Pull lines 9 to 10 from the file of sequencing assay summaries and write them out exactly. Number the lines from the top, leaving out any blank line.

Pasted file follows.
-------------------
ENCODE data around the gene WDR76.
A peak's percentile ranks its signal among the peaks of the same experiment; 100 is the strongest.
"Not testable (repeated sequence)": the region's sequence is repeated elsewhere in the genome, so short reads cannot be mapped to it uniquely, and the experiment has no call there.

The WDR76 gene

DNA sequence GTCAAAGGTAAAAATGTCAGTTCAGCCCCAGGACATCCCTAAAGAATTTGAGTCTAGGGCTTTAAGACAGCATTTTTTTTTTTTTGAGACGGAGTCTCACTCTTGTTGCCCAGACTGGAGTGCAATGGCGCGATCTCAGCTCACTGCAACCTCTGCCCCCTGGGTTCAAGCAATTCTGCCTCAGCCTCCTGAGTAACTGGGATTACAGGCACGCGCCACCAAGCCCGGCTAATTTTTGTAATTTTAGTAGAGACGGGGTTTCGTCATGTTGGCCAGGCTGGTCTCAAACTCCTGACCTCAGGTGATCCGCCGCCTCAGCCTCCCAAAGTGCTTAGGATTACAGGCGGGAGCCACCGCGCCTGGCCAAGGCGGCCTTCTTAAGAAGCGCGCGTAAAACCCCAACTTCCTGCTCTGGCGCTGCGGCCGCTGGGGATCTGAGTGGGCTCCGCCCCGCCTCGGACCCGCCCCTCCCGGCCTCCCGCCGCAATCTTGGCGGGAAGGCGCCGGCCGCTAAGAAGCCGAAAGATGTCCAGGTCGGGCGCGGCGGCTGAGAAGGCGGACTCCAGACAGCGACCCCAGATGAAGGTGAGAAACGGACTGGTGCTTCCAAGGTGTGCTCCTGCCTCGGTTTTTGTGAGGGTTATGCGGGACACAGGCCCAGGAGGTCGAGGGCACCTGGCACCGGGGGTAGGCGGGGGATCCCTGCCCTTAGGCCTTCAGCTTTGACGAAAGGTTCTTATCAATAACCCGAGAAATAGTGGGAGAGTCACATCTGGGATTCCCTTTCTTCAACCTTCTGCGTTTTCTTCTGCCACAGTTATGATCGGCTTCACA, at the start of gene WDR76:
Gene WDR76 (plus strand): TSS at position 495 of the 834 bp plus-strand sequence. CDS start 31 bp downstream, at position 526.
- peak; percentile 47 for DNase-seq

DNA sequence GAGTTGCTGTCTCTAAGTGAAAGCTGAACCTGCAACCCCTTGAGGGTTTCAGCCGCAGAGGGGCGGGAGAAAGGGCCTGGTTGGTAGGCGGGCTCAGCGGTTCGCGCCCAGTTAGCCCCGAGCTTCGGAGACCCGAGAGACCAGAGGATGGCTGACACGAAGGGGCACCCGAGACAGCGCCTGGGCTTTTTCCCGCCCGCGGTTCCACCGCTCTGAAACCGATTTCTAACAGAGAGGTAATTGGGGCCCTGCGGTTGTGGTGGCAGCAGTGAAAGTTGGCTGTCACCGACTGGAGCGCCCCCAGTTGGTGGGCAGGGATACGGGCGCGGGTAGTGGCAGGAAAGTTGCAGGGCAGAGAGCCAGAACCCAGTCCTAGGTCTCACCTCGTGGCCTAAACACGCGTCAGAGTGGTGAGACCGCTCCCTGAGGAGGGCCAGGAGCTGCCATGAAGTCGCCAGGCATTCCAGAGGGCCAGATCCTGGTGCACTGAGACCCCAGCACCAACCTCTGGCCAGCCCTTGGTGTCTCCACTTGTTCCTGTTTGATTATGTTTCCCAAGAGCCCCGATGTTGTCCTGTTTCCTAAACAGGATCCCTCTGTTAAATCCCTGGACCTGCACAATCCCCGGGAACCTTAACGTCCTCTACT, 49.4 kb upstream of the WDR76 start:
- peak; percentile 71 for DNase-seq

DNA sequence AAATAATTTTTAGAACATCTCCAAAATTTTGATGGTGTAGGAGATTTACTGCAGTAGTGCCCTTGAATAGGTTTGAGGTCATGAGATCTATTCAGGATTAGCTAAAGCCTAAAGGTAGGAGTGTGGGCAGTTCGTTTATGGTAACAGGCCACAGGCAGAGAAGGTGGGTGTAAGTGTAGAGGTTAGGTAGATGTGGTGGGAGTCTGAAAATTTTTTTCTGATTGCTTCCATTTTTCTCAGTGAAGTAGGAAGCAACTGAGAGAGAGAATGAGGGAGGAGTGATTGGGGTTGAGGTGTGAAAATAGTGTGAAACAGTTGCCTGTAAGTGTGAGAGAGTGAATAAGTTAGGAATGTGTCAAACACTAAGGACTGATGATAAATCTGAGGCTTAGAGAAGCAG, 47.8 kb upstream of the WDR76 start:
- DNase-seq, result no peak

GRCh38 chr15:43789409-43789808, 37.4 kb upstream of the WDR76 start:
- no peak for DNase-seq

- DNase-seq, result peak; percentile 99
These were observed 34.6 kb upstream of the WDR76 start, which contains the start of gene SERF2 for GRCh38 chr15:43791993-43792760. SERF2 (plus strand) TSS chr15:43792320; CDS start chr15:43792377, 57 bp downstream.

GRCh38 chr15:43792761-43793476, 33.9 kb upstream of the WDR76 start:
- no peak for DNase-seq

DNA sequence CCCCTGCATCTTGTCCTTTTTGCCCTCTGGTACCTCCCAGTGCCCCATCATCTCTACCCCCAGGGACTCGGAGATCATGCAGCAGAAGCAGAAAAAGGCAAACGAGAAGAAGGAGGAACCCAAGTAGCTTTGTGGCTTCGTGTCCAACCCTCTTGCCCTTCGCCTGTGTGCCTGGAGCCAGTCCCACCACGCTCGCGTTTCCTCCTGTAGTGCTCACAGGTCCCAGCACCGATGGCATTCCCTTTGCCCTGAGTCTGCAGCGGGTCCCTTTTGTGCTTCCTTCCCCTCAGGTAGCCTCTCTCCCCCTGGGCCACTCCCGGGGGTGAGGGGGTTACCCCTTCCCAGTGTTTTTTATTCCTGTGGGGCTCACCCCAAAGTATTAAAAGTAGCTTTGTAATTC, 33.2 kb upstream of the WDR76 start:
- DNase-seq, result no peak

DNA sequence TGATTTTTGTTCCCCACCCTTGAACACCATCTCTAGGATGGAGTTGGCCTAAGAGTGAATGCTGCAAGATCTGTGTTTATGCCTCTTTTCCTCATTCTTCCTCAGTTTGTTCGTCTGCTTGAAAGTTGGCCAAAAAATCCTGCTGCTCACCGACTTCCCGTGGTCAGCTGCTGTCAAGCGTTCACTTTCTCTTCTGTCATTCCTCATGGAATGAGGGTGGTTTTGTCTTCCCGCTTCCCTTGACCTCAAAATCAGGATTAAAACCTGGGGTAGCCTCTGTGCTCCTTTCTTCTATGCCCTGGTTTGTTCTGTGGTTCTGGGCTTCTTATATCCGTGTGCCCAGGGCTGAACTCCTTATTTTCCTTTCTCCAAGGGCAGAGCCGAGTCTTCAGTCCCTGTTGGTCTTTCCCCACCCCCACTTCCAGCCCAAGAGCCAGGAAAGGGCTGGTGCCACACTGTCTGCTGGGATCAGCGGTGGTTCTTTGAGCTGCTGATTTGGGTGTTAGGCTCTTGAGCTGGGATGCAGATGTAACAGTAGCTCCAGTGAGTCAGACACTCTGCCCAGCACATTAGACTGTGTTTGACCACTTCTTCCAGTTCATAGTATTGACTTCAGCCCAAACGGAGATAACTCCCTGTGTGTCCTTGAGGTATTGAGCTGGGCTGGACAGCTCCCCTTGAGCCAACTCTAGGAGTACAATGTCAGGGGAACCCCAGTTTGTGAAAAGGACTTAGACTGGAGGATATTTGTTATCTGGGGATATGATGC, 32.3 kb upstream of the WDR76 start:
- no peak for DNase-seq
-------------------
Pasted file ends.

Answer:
- peak; percentile 71 for DNase-seq

DNA sequence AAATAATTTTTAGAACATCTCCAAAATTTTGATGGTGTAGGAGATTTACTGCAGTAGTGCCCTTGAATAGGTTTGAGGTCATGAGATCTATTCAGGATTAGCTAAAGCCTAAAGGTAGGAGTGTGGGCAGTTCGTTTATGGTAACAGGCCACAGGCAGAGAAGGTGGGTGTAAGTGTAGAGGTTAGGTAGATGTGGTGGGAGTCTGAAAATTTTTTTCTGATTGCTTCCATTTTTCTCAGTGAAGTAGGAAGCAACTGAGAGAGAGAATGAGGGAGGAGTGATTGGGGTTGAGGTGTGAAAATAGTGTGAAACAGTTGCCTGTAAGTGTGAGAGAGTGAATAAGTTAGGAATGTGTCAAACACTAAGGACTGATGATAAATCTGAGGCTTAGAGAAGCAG, 47.8 kb upstream of the WDR76 start: